It varies, and two determinants seem to be emerging:
- How radically is the industry of that client being disintermediated? The more extreme (entertainment, auto manufacturing, insurance) the less discretionary a solid digital journey is seen to be.
- How “hockey stick” shaped is the business case associated with the transformation? We have seen a lot of money invested in digital with inconsistent returns, so the pressure on realistic ROI is increasing significantly.
Expect to see new investment areas like data and security coming through as well as more discrete agile investments as clients prioritize areas of their customer experience for transformation rather than focus on monolithic transformations.
See questions above – 90 days for variable costs and 6-9 months for more structural cost change.
- Contract flexibility and changes in service level commitments
- References and client testimonials
- Specific joint innovation and continuous improvement effort
- Secondment of talent and investment in joint training or management development
- Sharing data
What we are seeing now that we didn't see the first two weeks of the new COVID reality is SLAs impacted by the time of response. It’s taking much longer to get the initial response to an open ticket. While Sev 1s don't seem to be impacted, Sev 2, 3 and 4 are. Will that change? Yes, we believe that will start to get better again. It's an opportunity now for providers to adjust. Just as clients started their work-from-home journey, the providers are now having to do the same thing, and once they get it under their belts after the first couple weeks, it'll start to climb again and things will start to turn around.
The good news is that clients seem to think incident response hasn’t really impacted incident resolution yet. It appears that probably some of the up front, initial contact and routing might be some of the issue. But once they get it in the right hands, it seems for the most part they’re still able to get the issues resolved.
The nearshore opportunity is there, of course, but it really doesn't change the COVID-19 scenario. Whether employees are nearshore, offshore, central Europe, it really doesn't matter as they're all facing the same things, which is that they now have to work from home. Nearshoring likely will not de-risk it enough.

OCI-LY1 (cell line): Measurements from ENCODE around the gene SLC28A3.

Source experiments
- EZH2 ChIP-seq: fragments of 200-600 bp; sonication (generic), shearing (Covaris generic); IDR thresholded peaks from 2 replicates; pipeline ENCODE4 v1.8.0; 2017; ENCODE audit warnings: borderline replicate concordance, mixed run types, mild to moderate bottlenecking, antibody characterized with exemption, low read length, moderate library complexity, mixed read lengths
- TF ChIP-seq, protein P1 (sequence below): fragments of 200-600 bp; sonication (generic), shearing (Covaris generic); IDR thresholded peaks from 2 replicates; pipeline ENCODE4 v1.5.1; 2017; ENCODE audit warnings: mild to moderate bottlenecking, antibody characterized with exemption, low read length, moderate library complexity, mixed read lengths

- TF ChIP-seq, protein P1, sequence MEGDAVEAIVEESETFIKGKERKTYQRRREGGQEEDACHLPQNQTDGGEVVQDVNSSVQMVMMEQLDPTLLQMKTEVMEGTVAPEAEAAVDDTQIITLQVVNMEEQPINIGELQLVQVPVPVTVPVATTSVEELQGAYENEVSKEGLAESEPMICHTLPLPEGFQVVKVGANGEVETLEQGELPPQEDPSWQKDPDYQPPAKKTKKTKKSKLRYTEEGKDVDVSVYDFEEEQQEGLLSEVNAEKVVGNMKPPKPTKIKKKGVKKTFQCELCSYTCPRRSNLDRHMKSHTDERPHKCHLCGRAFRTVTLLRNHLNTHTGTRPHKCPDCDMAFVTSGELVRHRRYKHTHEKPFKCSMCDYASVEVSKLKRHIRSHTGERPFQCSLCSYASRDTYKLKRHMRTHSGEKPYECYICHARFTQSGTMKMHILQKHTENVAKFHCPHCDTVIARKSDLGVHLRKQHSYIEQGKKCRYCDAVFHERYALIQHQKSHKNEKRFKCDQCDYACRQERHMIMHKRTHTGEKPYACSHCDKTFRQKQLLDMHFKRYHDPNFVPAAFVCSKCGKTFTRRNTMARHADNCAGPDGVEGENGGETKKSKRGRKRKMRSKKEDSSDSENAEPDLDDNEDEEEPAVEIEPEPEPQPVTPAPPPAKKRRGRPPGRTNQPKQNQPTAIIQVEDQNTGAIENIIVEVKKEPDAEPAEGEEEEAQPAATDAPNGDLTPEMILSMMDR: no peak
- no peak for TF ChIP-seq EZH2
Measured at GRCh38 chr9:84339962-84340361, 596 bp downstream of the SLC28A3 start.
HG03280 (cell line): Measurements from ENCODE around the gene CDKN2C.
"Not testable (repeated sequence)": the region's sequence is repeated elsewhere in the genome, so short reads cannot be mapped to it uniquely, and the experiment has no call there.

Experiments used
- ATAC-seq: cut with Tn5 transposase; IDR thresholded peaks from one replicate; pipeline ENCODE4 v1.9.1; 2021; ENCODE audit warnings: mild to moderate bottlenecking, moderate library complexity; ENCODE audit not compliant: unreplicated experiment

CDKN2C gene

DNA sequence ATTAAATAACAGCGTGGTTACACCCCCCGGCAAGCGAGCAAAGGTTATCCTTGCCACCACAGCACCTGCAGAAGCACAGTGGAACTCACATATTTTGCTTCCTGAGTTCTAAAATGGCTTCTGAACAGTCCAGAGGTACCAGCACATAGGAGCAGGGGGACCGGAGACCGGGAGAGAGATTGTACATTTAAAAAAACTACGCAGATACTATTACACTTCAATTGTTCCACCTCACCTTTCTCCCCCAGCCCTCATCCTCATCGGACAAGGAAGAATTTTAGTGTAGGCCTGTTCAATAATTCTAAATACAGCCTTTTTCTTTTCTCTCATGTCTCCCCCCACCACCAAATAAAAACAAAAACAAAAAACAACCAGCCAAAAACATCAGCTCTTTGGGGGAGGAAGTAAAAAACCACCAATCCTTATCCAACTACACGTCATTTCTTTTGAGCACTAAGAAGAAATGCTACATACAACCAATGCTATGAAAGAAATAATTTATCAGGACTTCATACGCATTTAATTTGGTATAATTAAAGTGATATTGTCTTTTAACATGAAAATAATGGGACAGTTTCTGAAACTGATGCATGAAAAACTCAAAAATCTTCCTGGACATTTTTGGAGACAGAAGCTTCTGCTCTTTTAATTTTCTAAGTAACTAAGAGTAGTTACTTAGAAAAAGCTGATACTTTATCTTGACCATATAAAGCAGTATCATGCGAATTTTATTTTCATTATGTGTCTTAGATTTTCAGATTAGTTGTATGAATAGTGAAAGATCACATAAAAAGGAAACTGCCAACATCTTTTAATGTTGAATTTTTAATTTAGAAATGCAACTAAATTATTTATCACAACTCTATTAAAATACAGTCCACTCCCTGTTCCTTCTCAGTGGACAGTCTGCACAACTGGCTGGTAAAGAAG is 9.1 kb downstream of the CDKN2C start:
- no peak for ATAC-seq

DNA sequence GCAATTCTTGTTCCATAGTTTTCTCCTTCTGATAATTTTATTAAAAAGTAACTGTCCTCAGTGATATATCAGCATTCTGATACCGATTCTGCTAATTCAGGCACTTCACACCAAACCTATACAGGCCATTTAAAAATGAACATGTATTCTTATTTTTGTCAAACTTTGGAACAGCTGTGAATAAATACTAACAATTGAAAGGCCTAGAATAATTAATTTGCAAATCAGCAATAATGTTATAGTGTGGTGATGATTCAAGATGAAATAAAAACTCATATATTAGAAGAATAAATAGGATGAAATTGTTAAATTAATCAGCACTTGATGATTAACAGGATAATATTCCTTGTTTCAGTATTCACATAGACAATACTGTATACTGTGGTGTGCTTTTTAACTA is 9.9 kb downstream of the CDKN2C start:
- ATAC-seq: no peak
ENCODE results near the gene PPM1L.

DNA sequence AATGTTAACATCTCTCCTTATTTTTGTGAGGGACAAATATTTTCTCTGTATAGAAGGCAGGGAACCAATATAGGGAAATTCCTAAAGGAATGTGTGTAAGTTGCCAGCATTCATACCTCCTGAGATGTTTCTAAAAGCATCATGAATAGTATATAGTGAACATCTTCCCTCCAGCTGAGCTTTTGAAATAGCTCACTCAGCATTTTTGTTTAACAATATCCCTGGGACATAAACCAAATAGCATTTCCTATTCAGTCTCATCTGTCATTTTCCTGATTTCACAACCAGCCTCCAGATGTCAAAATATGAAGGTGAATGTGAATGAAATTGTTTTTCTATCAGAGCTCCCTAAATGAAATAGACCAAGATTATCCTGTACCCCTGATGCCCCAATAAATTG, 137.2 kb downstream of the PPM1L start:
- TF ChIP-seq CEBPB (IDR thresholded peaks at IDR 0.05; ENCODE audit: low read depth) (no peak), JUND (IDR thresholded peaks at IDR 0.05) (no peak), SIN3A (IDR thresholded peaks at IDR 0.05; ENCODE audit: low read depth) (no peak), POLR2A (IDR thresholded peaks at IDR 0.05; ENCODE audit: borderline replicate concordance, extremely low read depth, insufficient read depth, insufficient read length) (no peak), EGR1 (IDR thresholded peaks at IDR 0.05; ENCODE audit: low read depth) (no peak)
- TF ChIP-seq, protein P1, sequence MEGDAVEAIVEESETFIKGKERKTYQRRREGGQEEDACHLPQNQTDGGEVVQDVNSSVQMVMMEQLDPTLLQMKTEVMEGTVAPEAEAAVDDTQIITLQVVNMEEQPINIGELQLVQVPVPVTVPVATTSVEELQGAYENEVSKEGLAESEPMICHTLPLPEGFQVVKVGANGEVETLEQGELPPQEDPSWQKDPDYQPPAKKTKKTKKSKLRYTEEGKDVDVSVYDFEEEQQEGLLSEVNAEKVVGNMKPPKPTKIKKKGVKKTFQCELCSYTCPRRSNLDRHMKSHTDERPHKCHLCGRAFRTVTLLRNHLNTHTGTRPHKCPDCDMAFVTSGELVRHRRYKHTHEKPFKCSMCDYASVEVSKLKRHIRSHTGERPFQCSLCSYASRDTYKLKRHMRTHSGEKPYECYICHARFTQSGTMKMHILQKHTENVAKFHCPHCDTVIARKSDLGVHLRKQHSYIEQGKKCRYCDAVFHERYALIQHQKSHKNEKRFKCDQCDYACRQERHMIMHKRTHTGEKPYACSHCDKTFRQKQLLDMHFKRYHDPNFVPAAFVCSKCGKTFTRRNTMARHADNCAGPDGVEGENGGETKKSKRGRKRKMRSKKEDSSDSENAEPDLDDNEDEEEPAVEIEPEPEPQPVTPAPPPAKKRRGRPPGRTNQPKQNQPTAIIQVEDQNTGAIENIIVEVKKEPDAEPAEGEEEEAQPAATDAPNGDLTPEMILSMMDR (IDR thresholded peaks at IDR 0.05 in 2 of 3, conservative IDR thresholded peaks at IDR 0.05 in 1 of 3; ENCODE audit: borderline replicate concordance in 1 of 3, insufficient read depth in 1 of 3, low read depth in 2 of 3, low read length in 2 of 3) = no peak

This is about getting your business up and running. If you determine a work from home waiver is appropriate, then get the waiver in place with the right legal language around it. You can always go back and fix the financials the next week. Our recommendation is to get to work and get the work done so your business doesn't suffer. There are all sorts of remedies, including fee reduction, potential to increase, cost sharing. Considering this is a pandemic, maybe you determine to share the cost with your provider. All those things are available and viable. The reality is, it's most important to get the rapid response done, get the business up and running and worry about the potential cost impact next week.
Just assume there's going to be a bunch of debits and credits on the ledger on both sides for this period and, at some point, when things return to some level of normal, then that's the right time to have the conversation of how it all plays out. Is there a need to make another party whole? You don’t want to get caught up in those conversations now or let that be a roadblock to getting your problems solved.
If your relationship with the provider isn't great anyway and you're thinking about changing, now is probably not the time to do that. It may look like it's the ideal time because you do have a pandemic clause, but the reality is just because you have signed up for transition assistance as did your provider, depending on how long this lasts it is still going to have to do all of that remotely. To engage a new provider at this point is going to be difficult, at best.